Investigators at the National Transportation Safety Board, concerned that a plane might hit a high-rise building in Rosslyn during a bad-weather approach to National Airport, want to remap the flight path to route planes farther from the buildings, according to aviation sources.
The proposals grew out of a board investigation of eyewitness reports that a Piedmont Airlines 737 jet passed unusually close to the USA Today building in Rosslyn during a cloudy approach on Dec. 28.
The incident, a year after an Air Florida 737 struck the 14th Street bridge, killing 78 people, fueled longstanding charges from civic groups that operating a busy airport close to downtown is inherently unsafe.
The Federal Aviation Administration, which owns and operates National, says the approach is safe and declined comment on the proposed change. "That approach has been in effect for years, and there hasn't been any trouble with it," said FAA spokesman Fred Farrar.
Drafted by safety board investigators, the proposals now are being reviewed by the board's five members. If approved by them, formal recommendations will be sent to the FAA, which is not required by law to implement them.
The Piedmont 737 was using a common bad-weather approach to National in which planes follow an electronic beam from the Cabin John Bridge area, descending to about 900 feet by the time they pass a point just upstream from Rosslyn.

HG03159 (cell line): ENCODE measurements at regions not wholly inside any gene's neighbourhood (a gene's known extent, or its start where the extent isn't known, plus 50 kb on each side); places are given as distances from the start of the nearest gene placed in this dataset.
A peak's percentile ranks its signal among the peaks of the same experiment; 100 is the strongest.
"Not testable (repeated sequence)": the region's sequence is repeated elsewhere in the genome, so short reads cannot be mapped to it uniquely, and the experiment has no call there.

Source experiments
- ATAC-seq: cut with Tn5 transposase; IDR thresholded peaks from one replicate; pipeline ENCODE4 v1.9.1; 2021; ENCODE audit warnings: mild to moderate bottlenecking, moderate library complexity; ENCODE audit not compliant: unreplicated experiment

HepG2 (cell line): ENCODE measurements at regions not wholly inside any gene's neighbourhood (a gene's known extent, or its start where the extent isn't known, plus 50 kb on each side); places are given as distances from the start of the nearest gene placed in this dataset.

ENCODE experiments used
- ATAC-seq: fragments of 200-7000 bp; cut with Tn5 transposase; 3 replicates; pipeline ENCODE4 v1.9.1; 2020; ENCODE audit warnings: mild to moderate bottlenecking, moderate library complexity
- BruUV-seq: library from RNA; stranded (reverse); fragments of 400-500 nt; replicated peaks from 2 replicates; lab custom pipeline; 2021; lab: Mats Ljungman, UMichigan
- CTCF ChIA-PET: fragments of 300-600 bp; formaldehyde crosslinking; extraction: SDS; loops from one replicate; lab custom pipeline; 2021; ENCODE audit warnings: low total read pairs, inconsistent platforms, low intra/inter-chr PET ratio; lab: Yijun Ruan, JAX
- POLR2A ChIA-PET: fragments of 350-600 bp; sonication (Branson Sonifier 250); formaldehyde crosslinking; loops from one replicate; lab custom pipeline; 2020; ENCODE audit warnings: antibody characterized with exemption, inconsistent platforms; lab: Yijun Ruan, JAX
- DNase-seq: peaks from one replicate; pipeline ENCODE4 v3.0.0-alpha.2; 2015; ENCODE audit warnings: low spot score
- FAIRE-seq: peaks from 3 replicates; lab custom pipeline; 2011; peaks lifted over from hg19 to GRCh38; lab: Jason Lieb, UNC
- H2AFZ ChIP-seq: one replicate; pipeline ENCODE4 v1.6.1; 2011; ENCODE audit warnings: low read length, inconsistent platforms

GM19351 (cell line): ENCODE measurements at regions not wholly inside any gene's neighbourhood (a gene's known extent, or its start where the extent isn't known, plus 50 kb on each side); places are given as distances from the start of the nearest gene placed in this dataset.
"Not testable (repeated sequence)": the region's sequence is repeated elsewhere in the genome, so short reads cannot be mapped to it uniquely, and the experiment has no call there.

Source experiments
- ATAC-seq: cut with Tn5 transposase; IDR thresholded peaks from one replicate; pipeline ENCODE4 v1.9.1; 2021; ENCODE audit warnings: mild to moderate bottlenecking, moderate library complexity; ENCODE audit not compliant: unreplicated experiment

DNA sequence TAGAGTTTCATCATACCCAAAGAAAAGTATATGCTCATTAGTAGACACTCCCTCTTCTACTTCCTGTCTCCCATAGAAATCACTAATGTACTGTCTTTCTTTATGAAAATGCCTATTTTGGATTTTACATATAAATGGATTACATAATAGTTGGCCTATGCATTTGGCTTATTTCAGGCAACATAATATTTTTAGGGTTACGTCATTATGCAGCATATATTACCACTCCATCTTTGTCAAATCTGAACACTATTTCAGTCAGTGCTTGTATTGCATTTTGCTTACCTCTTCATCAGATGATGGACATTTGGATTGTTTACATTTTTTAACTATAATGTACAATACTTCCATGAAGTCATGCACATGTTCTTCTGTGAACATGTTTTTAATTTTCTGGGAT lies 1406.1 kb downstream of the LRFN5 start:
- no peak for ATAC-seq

The path takes them over the Potomac at Key Bridge, closer to the Rosslyn side than to Georgetown. Investigators are proposing shifting the beam to the northeast somewhat, so that planes would pass farther from the Rosslyn complex. It was not known how far the shift would go, or whether it would take planes over Georgetown.
Investigators also favor shifting the point at which pilots are required either to sight the ground during a bad-weather approach or circle and try again. That point is currently near Rosslyn.
In addition, investigators want the FAA to consider relocating National's main radar antennas, which lost track of the Piedmont plane briefly as it passed Rosslyn. Board investigators believe the antennas are poorly located, facing numerous obstructions from hills and buildings.
An FAA official familiar with National responded that the antennas are well located and track airplanes well, though he said the radar can lose sight of planes because of faulty transmitting equipment aboard the planes.
Farrar said the FAA is continuing to investigate the Piedmont incident.
Civic groups have argued for years that routing jets at low altitudes close to tall buildings posed a safety hazard. But they have generally favored sending airplanes to Dulles International Airport rather than changing the route into National.
Investigators' proposals constitute a "patchwork approach" to the problem, said Eric Bernthal, president of the Coalition on Airport Problems. If a plane is kept away from Rosslyn, "all you do is put it over the Watergate," he said.
The board's investigation was done as part of a larger inquiry into airport safety. It is looking at National and a dozen other U.S. airports in detail and will issue a report in late summer or early fall.